Many of us are so hooked with our social media accounts. At times, we even feel that disconnecting with this virtual world seems to be, at times, a real struggle. We have this strong desire to remain connected for several reasons from getting in touch with our loved ones and friends to knowing the latest about them and learning what’s in and what’s hot.
We tend to stay online, joining the bandwagon for whom “log out” is the hardest button to click. Despite our personal reasons as to why we keep ourselves connected as often as we wish, we should always consider going offline and unplugging ourselves from time to time. Doing this lets us reconnect to the “real world” and communicate with the “real people” – which is a lot more important.
It’s undeniable that being active on various social media platforms – Facebook, Twitter, LinkedIn, Tumblr, Reddit, YouTube, Google Plus, Instagram, Snapchat, Vine, and Pinterest – has a handful of advantages. However, overdoing it can do more harm than good. Therefore, before we get beaten by its drawbacks, it’s high time we join the social media detox challenge.
“Having to explain to a child of today, who has learned to swipe before they can speak, that certain aspects of a person’s life must remain private for the preservation of one’s sanity is almost frivolous.” ― Aysha Taryam
The Link between Social Media and Depression
If you’re feeling jealous whenever you see your friends post good things on either Facebook, Instagram or Twitter, or you’re suddenly feeling depressed when you have “nothing to boast” in your timeline or newsfeed, well, you’re surely one of those folks who need some “digital detox!”
Various clinical research findings show a connection between increased social media usage and deterioration of mental health. Likewise, this has been one of the triggering factors that lead to extreme depression episodes.
Related studies state that people who tend to update their status most of the times and spending lots of their time conversing on chatrooms reciprocating “likes” than doing a much productive work are actually very lonely and bored.
Social Media Detox is the key to social media addiction and anxiety.
Another recent study revealed that using multiple social media platforms may put you at increased risk of depression and anxiety. Therefore, it’s best for everyone to discern and have some reality check.
Many victims aren’t even aware that they have been greatly affected by their urge to be active online. Their social media presence has an immense impact on their “real” interpersonal and communication skills. It could also affect relationships, productivity, and mental health.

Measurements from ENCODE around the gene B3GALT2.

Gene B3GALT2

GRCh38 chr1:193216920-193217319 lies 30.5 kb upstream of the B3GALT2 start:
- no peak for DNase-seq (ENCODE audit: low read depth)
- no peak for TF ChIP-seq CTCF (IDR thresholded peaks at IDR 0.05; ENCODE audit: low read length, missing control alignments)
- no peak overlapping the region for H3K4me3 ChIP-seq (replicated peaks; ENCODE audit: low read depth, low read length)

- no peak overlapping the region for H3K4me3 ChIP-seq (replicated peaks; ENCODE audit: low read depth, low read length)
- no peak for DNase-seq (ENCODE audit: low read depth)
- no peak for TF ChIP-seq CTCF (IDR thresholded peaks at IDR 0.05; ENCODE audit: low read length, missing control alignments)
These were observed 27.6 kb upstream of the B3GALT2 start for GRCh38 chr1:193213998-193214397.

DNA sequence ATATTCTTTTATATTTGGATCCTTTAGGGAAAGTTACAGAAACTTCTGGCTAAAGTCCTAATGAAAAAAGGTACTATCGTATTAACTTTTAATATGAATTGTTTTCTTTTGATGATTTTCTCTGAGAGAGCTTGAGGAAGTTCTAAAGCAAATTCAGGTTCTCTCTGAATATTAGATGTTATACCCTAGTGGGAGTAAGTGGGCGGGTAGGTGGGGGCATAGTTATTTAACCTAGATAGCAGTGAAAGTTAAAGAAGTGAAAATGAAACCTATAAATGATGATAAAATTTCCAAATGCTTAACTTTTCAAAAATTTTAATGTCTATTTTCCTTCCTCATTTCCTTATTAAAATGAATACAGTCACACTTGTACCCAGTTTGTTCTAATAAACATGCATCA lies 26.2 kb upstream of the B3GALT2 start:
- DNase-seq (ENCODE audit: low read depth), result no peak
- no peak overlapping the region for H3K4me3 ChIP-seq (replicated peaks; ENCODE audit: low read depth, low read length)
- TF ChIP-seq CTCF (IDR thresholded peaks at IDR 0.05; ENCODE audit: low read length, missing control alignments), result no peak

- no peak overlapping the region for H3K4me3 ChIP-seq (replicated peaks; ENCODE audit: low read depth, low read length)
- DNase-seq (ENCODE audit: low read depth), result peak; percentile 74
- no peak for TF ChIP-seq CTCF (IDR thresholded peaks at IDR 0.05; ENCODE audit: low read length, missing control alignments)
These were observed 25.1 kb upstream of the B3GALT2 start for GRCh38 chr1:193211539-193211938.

One good way to deal with this social stress or anxiety is to take the social media or digital detox challenge. It is unhealthy to spend an average of two hours or more per day on your social media sites and apps. Thus, this requires immediate action to prevent addiction and depression. It’s really recommended that you either totally ditch the habit or at least avoid going online over the weekend or during your vacation.
Here are some simple yet effective ways to start the “detox” challenge:
- Turn off mobile notifications and unsubscribe from alerts.
- Buy a “real” alarm clock. As such, you won’t need put your mobile phone at night.
- Logout social media accounts and disable auto logins. This will require you to exert more effort signing in than just do it in one tap or click.
- Unfollow pages or leave social groups that have nothing to do with you personally and professionally. This can free up some space on your newsfeeds and ‘cut some guilty pleasures’.
- Don’t bring your electronics (mobile phones, tablets, and laptops) to the dining table. Meal times should serve to bond with your family and folks.
Putting little efforts to minimize―if not totally eradicate―your online presence is beneficial. You’ll have more free time to spend for yourself, work, family, and friends. You also get to feel more joy and contentment with what you have and whom you are with. Furthermore, you’ll get the ability to boost your self-confidence and self-worth.
Detaching yourself from your phone and truly unplugging from the so-called virtual world can seriously improve your life, work, and relationships. You also get to stop your obsession as to not getting updates from your social media friends and networks. Therefore, you reconnect with the real world, and most importantly, continue “living the moment”.
“Social Media Sites Creates illusion of connectivity.” ― Malay Shah